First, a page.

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Monthly Report December 2020


Return  volatility

All returns are in NZ$ 31 Dec 2020 3 months 12 months Since
inception pai

inception pai

Aspiring Fund

5.06% 11.38%  12.40%   11.33%

New Zealand Equitiesii

2.53% 11.44% 13.92%   9.57%

Australian Equitiesiii

4.02% 13.10% 6.60% 6.44%

World Equitiesiv

1.75% 4.62%  8.48%  6.66%
i February 2006, ii NZX50 Gross, iii ASX All Ordinaries Accumulated, iv MSCI World Equities Total Return

Unit Price


Asset Allocation

New Zealand Equities


Australian Equities


International Equities




Total Cash


Short Equities

Net Fund Value $455.5m
The Fund's main direct currency exposures at month end were - NZD 53% , AUD 17% , USD 23%


The Aspiring Fund returned 5.06% in December.

It was pleasing to follow-up a strong November performance (+4.7%) and end the year on a high. 

Whilst 2020 was a year to forget, the Fund’s diversification achieved significantly less return downside relative to broader markets in the February and March COVID market crash, and delivered double digit returns over the year. Another highlight for the Fund in 2020 was the performance of the NZ portfolio which had its second consecutive year of +30% returns.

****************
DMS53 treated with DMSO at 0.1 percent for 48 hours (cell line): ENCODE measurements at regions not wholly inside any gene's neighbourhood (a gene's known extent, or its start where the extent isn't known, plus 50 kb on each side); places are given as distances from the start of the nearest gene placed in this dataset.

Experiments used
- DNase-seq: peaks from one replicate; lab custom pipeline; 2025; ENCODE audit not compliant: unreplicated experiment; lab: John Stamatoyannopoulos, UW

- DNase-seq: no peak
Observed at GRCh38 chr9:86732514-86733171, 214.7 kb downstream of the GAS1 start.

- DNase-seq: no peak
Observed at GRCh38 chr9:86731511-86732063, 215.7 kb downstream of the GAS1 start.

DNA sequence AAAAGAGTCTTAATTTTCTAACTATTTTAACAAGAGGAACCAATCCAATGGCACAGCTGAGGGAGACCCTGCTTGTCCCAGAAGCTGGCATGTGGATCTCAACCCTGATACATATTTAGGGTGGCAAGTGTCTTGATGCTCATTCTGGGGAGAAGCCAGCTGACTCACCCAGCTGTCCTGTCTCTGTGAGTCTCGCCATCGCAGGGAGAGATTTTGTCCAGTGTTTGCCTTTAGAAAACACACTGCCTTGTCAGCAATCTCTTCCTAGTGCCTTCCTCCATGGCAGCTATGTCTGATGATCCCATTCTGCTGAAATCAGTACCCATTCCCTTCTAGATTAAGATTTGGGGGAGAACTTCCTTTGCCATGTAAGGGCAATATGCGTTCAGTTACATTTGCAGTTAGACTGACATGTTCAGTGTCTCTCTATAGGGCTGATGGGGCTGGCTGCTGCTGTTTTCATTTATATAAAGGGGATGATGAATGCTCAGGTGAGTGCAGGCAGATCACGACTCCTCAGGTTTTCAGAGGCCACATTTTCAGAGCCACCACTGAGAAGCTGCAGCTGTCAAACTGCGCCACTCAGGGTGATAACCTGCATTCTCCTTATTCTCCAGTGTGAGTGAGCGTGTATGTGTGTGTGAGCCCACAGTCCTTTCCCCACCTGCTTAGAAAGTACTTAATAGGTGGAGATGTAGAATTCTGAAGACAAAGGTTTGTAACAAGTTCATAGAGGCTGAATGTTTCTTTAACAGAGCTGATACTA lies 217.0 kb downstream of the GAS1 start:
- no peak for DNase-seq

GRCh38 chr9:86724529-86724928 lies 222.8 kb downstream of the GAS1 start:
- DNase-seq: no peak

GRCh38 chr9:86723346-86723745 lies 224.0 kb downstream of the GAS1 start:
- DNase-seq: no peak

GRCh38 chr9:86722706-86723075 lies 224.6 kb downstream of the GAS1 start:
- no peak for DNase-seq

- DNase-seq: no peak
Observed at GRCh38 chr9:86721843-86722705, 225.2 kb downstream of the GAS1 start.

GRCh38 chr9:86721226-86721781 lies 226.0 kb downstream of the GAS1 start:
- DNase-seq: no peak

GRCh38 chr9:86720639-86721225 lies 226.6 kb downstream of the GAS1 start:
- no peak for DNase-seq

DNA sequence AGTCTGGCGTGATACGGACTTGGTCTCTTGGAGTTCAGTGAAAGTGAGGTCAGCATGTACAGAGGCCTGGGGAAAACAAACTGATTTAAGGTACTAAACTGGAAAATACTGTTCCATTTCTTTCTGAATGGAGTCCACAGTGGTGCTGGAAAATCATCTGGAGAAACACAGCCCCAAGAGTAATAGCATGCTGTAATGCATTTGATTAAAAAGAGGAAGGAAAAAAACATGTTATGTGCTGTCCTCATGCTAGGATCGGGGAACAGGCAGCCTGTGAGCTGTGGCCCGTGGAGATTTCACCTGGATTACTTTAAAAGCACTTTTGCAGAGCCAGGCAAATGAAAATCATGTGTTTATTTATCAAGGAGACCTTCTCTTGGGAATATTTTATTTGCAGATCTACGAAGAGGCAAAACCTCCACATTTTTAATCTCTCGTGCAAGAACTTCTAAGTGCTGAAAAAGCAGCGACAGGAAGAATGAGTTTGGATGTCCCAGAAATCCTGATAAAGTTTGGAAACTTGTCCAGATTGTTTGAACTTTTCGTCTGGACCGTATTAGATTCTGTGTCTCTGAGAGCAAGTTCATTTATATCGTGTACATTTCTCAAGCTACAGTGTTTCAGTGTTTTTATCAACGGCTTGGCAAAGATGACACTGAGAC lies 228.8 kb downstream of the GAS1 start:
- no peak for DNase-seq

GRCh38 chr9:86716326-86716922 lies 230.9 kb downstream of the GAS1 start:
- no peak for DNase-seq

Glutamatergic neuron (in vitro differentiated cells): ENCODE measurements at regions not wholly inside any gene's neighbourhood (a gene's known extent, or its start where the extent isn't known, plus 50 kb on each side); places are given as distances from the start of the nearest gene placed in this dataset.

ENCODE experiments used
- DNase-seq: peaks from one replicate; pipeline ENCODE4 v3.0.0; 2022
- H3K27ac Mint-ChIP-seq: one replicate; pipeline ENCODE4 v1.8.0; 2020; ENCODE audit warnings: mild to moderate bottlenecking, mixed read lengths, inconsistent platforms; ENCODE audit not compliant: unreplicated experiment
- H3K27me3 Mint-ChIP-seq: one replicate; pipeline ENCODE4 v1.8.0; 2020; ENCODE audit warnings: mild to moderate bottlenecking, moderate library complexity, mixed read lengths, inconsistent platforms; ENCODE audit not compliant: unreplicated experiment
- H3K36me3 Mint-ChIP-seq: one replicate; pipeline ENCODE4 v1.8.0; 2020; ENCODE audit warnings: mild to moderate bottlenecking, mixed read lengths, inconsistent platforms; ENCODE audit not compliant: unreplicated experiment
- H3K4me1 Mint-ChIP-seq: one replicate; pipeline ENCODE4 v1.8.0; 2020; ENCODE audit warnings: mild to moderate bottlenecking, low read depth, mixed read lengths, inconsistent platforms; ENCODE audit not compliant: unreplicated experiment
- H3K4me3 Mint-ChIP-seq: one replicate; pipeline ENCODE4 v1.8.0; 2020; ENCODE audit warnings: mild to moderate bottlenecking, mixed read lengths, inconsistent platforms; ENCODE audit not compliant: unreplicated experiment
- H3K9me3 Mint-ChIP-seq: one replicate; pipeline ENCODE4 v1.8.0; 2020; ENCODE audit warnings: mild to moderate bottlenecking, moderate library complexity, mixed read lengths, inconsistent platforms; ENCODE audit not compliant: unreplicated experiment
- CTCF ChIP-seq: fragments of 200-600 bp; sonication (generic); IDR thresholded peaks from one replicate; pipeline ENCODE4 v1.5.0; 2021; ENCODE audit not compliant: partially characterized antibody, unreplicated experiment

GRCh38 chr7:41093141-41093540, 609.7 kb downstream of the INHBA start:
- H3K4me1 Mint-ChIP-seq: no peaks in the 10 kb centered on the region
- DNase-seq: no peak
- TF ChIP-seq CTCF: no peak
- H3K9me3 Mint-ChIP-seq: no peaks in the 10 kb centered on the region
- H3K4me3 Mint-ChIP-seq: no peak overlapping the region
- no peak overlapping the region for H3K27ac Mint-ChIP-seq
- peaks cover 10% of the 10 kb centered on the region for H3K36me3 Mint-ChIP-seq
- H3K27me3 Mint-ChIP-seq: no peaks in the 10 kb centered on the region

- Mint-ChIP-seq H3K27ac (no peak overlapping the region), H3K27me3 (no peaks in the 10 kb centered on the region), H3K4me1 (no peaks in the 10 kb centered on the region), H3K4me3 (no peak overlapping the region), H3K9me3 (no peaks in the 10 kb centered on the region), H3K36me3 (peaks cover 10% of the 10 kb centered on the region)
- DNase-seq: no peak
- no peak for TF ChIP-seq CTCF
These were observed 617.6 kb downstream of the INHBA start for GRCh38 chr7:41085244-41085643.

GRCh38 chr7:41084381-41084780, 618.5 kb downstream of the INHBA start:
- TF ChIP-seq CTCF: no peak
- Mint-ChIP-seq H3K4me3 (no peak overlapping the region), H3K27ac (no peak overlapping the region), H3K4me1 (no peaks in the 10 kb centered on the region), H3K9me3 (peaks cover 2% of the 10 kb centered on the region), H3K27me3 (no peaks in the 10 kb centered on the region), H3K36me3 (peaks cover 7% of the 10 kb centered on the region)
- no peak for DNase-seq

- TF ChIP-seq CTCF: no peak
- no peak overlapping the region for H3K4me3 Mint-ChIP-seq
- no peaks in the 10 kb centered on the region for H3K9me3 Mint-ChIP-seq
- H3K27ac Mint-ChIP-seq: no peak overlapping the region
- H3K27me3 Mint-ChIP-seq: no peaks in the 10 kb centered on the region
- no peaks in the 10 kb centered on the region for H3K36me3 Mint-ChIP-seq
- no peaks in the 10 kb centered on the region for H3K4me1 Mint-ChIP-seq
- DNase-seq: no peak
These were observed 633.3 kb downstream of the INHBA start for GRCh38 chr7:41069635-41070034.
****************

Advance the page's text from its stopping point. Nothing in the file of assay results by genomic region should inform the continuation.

In December, the NZ Equities Portfolio was up over 10%, with the majority of top positions having strong gains. EBOS +15%, Contact Energy +14%, Mainfreight +11%, and Spark +3%, were all up despite an absence of new corporate information.

Infratil (+23%) and Tilt Renewables (+61%) were the two key drivers of Fund performance following significant news events.

On December 8, Australia’s largest superannuation and pension fund, AustralianSuper, announced they had submitted a proposal to acquire Infratil for NZ$7.43. Consideration comprised $5.79 in cash, and Trustpower shares held by Infratil – effectively a takeover for Infratil’s investments excluding Trustpower. The proposed offer represented a 28% premium to the December 4 share price of $5.80, and moreover a 39% premium against the price on an ex-Trustpower basis.

One day prior (December 7), Infratil announced the commencement of a strategic review (sales process) of its shareholding in Tilt after receiving a number of recent enquiries regarding the investment. Infratil then responded to AustralianSuper’s public release on December 9, saying that they received the offer on 27 November, and rejected it on the basis that it materially undervalued the company’s high quality and unique portfolio of assets on a control basis. In particular, Infratil noted the absence of a takeover premium for its controlling Trustpower stake, and material undervaluation of the renewable energy and digital infrastructure platforms.